How to prep and pack the perfect school lunch

Healthy choices that'll be the envy of the lunchroom

Last updated: August 2013

You won’t necessarily save money by packing lunch for your kids—school cafeteria fare is pretty cheap. And the lunchroom offers choices that can be just as nutritious as anything you pack. Ah, but will your child choose the salad bar and an apple? Or is he more likely to grab the chicken nuggets with a side of fries? Making lunches at home can help you keep control of your kids' school-day meals and also ensures that picky eaters will have something they like to eat.

Sure, the do-it-yourself approach takes time. But we have good news: By following the guidelines below, you’ll not only shave precious minutes off of your lunch-making routine, you’ll also get new ideas for healthy, palate-pleasing meals—plus expert tips on food safety and cool gear to transport lunch to school in style.

Creating a good lunch

Of course you want your child’s meals to be not only quick to make but also nutritious. When choosing lunch foods, use the government’s My Plate ( image as a guide, advises Lona Sandon, M.Ed., R.D., a spokeswoman for the Academy of Nutrition and Dietetics: “Half the plate is fruits and vegetables, a quarter is protein, and a quarter is whole grains. You could get that with a turkey or cheese sandwich, a handful of grapes, and several carrot or celery sticks. Throw in milk or yogurt for calcium and vitamin D. It doesn’t get much simpler.” (Read our recent reports on the best sliced turkey and healthy alternatives to white bread.)

“The amount of food you pack will vary depending on your child’s age, size and activity level,” Sandon says. “A 5-year-old may need only a half-sandwich with 4 ounces of yogurt and a small apple. A teenage boy may need two sandwiches, especially if he’s playing sports after school.” If you pack foods that need to stay warm or cold, make sure they’re in insulated containers (see "Keeping food safe to eat"). And if your child’s school permits students to reheat their food in a microwave, make sure that food is quick to reheat; an entrée that takes 8 minutes to reheat will gobble up a good chunk of his lunchtime—and hold up the line of other kids who are also waiting to use the microwave.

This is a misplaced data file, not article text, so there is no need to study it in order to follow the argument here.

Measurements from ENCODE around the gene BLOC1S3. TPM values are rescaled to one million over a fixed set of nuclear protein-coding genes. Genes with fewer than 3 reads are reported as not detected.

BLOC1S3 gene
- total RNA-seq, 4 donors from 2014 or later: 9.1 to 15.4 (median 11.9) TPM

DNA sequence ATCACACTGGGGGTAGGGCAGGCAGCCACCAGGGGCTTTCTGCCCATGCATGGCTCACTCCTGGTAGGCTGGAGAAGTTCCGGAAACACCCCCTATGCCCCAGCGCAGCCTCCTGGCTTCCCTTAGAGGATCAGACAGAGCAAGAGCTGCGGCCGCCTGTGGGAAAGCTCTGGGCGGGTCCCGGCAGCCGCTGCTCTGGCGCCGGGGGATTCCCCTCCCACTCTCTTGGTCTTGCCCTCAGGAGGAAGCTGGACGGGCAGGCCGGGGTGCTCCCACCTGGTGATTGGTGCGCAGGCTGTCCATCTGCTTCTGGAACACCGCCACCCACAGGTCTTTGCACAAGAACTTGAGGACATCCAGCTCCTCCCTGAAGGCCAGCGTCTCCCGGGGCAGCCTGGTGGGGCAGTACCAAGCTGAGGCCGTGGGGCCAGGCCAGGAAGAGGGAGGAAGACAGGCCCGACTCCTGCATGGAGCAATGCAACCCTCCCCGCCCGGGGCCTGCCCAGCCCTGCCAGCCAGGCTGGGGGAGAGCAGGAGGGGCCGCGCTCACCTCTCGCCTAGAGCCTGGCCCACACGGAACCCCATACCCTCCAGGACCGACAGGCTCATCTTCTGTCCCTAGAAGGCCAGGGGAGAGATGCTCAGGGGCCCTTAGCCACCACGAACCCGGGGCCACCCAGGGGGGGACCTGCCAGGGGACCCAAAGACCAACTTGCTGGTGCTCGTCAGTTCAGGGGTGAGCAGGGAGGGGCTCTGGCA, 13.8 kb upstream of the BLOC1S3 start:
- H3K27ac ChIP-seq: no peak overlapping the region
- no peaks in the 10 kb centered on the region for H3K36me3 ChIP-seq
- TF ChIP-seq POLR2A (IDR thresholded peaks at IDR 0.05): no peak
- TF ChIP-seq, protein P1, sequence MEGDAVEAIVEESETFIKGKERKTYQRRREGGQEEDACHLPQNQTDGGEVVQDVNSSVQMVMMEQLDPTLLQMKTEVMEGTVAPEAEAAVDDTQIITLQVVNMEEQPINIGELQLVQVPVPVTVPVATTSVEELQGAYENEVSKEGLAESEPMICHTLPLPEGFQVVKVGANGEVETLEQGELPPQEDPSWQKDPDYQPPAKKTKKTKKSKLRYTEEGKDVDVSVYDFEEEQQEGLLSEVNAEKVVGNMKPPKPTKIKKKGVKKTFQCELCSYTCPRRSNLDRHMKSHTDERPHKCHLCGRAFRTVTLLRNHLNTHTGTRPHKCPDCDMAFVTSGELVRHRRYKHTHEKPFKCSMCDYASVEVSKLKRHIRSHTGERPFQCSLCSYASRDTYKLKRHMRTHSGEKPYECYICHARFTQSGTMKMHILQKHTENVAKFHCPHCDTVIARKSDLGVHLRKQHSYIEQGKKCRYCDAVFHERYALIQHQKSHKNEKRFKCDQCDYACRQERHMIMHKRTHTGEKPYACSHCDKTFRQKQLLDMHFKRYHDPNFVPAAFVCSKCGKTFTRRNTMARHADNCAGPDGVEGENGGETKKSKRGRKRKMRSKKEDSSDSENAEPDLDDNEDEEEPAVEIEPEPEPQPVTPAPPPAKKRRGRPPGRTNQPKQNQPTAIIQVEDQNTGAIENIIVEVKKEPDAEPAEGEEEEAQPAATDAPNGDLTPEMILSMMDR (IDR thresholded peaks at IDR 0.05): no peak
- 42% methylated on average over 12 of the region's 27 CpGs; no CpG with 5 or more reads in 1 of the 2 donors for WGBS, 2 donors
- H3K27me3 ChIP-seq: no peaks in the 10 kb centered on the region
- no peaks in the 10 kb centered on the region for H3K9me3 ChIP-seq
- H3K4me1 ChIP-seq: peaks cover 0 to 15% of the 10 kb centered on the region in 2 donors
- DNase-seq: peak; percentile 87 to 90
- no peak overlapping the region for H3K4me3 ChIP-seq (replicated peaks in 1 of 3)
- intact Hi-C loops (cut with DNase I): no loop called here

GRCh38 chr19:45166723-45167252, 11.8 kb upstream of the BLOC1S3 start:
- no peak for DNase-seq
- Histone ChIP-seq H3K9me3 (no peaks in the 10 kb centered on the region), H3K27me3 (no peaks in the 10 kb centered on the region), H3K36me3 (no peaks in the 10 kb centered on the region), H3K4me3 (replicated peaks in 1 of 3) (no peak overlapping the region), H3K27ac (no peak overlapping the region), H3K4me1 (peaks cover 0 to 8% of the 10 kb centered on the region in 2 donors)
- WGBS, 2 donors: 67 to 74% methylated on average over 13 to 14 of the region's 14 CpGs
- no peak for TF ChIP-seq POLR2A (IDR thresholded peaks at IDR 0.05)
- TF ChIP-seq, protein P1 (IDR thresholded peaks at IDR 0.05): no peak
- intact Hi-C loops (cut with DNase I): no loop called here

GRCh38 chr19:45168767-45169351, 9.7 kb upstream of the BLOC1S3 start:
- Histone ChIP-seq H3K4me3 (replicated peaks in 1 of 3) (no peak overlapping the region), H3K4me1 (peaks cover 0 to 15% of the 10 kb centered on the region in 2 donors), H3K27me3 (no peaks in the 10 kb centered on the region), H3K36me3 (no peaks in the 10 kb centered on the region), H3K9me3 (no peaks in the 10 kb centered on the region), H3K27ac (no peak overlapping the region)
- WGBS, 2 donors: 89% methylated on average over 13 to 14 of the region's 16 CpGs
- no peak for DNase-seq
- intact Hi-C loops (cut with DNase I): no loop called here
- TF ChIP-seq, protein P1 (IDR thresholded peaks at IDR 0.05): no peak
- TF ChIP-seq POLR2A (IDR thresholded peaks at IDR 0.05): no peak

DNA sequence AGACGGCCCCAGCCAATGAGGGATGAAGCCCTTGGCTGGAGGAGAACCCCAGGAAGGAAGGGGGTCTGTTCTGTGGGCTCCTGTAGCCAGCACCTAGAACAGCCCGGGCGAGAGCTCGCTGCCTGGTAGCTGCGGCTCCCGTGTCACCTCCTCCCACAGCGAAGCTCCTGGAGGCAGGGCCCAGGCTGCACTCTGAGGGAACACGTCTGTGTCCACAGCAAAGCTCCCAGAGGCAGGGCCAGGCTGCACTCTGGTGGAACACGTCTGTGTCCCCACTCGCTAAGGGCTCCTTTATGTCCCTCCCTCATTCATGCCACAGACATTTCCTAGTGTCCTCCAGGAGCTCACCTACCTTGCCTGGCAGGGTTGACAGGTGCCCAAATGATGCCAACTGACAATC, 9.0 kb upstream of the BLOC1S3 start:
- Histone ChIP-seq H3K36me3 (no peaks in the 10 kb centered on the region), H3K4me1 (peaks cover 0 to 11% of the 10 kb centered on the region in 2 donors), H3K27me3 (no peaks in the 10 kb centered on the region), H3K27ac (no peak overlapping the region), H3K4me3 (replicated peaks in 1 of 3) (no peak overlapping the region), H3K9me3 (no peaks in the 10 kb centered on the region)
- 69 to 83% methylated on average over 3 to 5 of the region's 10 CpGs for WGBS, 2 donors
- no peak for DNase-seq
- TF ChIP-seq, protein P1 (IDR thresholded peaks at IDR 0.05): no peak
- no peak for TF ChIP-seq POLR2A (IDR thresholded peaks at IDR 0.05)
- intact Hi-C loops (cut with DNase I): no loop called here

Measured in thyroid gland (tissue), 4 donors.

Last, remember that a nutritious meal won’t do your child any good if it goes uneaten. To maximize a meal’s appeal, make food wrappings easy to open, and cut sandwiches, fruit and veggies into small, easy-to-handle pieces (quarters or cookie-cutter shapes). If your child dislikes chewing thick veggie sticks, use a peeler to create long, slender carrot peels. Wrap thin slices of turkey or cheese around celery sticks in place of bread, or make “pinwheels” by wrapping ham and cheese slices together, rolling lengthwise, and cutting the roll crosswise into segments.